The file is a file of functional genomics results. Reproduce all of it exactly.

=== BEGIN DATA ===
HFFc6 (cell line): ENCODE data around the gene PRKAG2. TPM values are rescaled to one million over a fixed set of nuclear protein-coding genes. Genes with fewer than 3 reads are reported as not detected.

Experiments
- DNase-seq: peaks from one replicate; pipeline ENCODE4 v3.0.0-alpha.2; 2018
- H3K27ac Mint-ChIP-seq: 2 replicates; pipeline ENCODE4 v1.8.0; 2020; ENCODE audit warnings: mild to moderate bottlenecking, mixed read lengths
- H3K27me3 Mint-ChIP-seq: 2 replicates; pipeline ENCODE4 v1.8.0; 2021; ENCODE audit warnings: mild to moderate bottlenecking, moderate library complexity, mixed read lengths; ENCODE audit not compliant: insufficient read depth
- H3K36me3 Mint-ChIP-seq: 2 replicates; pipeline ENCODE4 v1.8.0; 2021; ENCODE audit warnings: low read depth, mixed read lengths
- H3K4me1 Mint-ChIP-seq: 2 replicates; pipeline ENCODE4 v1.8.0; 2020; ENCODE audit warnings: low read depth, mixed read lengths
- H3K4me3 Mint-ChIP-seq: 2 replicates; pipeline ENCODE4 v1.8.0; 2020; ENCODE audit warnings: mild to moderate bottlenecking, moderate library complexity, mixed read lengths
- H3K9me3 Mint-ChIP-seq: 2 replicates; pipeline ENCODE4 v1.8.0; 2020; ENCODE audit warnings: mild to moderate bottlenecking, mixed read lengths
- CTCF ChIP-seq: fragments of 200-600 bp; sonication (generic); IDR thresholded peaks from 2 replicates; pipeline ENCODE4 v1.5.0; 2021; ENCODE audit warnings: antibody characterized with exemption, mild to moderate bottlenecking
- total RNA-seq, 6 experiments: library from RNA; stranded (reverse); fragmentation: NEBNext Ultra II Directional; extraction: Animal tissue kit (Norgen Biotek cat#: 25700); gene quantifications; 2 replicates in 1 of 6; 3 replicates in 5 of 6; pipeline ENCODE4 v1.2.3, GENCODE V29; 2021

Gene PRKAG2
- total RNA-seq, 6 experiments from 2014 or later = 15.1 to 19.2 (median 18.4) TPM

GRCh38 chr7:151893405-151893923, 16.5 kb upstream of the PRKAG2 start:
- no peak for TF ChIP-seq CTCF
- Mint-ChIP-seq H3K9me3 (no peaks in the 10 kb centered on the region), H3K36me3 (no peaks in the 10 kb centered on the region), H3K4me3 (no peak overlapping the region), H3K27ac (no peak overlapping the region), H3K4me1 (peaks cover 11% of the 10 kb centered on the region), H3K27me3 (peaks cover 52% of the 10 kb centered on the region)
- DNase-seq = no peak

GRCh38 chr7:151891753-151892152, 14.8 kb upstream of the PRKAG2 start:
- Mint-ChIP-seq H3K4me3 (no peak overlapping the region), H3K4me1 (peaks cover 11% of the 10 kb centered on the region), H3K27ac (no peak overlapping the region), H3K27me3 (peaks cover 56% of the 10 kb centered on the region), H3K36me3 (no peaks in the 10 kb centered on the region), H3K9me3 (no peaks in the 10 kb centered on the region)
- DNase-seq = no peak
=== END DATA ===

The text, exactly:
HFFc6 (cell line): ENCODE data around the gene PRKAG2. TPM values are rescaled to one million over a fixed set of nuclear protein-coding genes. Genes with fewer than 3 reads are reported as not detected.

Experiments
- DNase-seq: peaks from one replicate; pipeline ENCODE4 v3.0.0-alpha.2; 2018
- H3K27ac Mint-ChIP-seq: 2 replicates; pipeline ENCODE4 v1.8.0; 2020; ENCODE audit warnings: mild to moderate bottlenecking, mixed read lengths
- H3K27me3 Mint-ChIP-seq: 2 replicates; pipeline ENCODE4 v1.8.0; 2021; ENCODE audit warnings: mild to moderate bottlenecking, moderate library complexity, mixed read lengths; ENCODE audit not compliant: insufficient read depth
- H3K36me3 Mint-ChIP-seq: 2 replicates; pipeline ENCODE4 v1.8.0; 2021; ENCODE audit warnings: low read depth, mixed read lengths
- H3K4me1 Mint-ChIP-seq: 2 replicates; pipeline ENCODE4 v1.8.0; 2020; ENCODE audit warnings: low read depth, mixed read lengths
- H3K4me3 Mint-ChIP-seq: 2 replicates; pipeline ENCODE4 v1.8.0; 2020; ENCODE audit warnings: mild to moderate bottlenecking, moderate library complexity, mixed read lengths
- H3K9me3 Mint-ChIP-seq: 2 replicates; pipeline ENCODE4 v1.8.0; 2020; ENCODE audit warnings: mild to moderate bottlenecking, mixed read lengths
- CTCF ChIP-seq: fragments of 200-600 bp; sonication (generic); IDR thresholded peaks from 2 replicates; pipeline ENCODE4 v1.5.0; 2021; ENCODE audit warnings: antibody characterized with exemption, mild to moderate bottlenecking
- total RNA-seq, 6 experiments: library from RNA; stranded (reverse); fragmentation: NEBNext Ultra II Directional; extraction: Animal tissue kit (Norgen Biotek cat#: 25700); gene quantifications; 2 replicates in 1 of 6; 3 replicates in 5 of 6; pipeline ENCODE4 v1.2.3, GENCODE V29; 2021

Gene PRKAG2
- total RNA-seq, 6 experiments from 2014 or later = 15.1 to 19.2 (median 18.4) TPM

GRCh38 chr7:151893405-151893923, 16.5 kb upstream of the PRKAG2 start:
- no peak for TF ChIP-seq CTCF
- Mint-ChIP-seq H3K9me3 (no peaks in the 10 kb centered on the region), H3K36me3 (no peaks in the 10 kb centered on the region), H3K4me3 (no peak overlapping the region), H3K27ac (no peak overlapping the region), H3K4me1 (peaks cover 11% of the 10 kb centered on the region), H3K27me3 (peaks cover 52% of the 10 kb centered on the region)
- DNase-seq = no peak

GRCh38 chr7:151891753-151892152, 14.8 kb upstream of the PRKAG2 start:
- Mint-ChIP-seq H3K4me3 (no peak overlapping the region), H3K4me1 (peaks cover 11% of the 10 kb centered on the region), H3K27ac (no peak overlapping the region), H3K27me3 (peaks cover 56% of the 10 kb centered on the region), H3K36me3 (no peaks in the 10 kb centered on the region), H3K9me3 (no peaks in the 10 kb centered on the region)
- DNase-seq = no peak